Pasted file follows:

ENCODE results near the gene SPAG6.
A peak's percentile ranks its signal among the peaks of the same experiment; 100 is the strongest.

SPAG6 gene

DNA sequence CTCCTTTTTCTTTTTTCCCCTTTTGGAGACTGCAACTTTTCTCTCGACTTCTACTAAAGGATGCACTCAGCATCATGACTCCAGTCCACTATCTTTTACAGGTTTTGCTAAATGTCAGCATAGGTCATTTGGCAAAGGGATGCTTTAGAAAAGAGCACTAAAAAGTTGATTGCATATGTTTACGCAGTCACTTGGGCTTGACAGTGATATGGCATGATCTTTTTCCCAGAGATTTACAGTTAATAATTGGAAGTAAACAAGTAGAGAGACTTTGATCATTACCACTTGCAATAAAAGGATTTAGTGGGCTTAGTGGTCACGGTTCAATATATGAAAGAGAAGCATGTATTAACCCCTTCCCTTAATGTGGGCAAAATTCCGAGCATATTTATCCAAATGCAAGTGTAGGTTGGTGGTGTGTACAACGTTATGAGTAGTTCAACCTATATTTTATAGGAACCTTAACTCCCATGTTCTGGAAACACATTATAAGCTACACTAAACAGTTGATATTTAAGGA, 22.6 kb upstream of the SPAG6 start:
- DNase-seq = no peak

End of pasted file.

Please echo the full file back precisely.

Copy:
ENCODE results near the gene SPAG6.
A peak's percentile ranks its signal among the peaks of the same experiment; 100 is the strongest.

SPAG6 gene

DNA sequence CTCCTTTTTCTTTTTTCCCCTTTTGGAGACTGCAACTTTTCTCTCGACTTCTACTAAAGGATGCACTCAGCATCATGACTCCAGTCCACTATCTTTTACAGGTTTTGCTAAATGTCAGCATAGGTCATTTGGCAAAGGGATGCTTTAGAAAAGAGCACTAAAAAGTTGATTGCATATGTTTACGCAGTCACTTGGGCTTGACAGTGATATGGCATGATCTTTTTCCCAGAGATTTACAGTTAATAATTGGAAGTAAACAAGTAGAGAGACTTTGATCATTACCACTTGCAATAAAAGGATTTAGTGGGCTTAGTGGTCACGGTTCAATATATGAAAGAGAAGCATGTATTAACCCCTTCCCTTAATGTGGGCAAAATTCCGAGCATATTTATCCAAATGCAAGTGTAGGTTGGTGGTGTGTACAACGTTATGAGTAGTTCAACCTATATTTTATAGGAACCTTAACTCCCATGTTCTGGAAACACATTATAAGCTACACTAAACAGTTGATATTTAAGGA, 22.6 kb upstream of the SPAG6 start:
- DNase-seq = no peak